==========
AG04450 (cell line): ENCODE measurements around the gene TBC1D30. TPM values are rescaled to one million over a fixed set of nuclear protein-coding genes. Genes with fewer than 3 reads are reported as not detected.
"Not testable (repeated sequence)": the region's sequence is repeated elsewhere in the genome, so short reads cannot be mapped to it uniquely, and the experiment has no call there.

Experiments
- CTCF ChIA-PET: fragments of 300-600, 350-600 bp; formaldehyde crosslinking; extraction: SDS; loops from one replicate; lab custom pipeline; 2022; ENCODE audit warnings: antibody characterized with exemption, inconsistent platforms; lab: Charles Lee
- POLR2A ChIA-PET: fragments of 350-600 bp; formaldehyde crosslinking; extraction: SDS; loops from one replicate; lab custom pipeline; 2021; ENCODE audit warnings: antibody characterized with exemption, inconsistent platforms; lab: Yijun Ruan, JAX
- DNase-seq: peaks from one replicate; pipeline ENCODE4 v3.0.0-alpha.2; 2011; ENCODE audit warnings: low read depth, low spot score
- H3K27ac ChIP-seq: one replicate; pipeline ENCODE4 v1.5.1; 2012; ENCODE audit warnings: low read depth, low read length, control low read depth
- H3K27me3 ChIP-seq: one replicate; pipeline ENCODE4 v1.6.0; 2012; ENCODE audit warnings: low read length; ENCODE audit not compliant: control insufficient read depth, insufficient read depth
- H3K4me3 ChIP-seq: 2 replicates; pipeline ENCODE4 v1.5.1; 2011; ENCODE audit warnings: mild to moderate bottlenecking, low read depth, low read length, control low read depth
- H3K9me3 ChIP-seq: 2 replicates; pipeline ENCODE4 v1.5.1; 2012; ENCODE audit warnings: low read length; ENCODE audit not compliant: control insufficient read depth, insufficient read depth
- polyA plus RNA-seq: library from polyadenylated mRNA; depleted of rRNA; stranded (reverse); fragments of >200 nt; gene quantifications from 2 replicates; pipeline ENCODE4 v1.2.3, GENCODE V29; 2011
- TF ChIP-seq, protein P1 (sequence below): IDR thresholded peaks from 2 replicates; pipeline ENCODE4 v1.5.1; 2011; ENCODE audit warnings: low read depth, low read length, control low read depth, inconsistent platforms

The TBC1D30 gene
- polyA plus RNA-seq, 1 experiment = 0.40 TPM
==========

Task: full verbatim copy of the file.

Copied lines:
AG04450 (cell line): ENCODE measurements around the gene TBC1D30. TPM values are rescaled to one million over a fixed set of nuclear protein-coding genes. Genes with fewer than 3 reads are reported as not detected.
"Not testable (repeated sequence)": the region's sequence is repeated elsewhere in the genome, so short reads cannot be mapped to it uniquely, and the experiment has no call there.

Experiments
- CTCF ChIA-PET: fragments of 300-600, 350-600 bp; formaldehyde crosslinking; extraction: SDS; loops from one replicate; lab custom pipeline; 2022; ENCODE audit warnings: antibody characterized with exemption, inconsistent platforms; lab: Charles Lee
- POLR2A ChIA-PET: fragments of 350-600 bp; formaldehyde crosslinking; extraction: SDS; loops from one replicate; lab custom pipeline; 2021; ENCODE audit warnings: antibody characterized with exemption, inconsistent platforms; lab: Yijun Ruan, JAX
- DNase-seq: peaks from one replicate; pipeline ENCODE4 v3.0.0-alpha.2; 2011; ENCODE audit warnings: low read depth, low spot score
- H3K27ac ChIP-seq: one replicate; pipeline ENCODE4 v1.5.1; 2012; ENCODE audit warnings: low read depth, low read length, control low read depth
- H3K27me3 ChIP-seq: one replicate; pipeline ENCODE4 v1.6.0; 2012; ENCODE audit warnings: low read length; ENCODE audit not compliant: control insufficient read depth, insufficient read depth
- H3K4me3 ChIP-seq: 2 replicates; pipeline ENCODE4 v1.5.1; 2011; ENCODE audit warnings: mild to moderate bottlenecking, low read depth, low read length, control low read depth
- H3K9me3 ChIP-seq: 2 replicates; pipeline ENCODE4 v1.5.1; 2012; ENCODE audit warnings: low read length; ENCODE audit not compliant: control insufficient read depth, insufficient read depth
- polyA plus RNA-seq: library from polyadenylated mRNA; depleted of rRNA; stranded (reverse); fragments of >200 nt; gene quantifications from 2 replicates; pipeline ENCODE4 v1.2.3, GENCODE V29; 2011
- TF ChIP-seq, protein P1 (sequence below): IDR thresholded peaks from 2 replicates; pipeline ENCODE4 v1.5.1; 2011; ENCODE audit warnings: low read depth, low read length, control low read depth, inconsistent platforms

The TBC1D30 gene
- polyA plus RNA-seq, 1 experiment = 0.40 TPM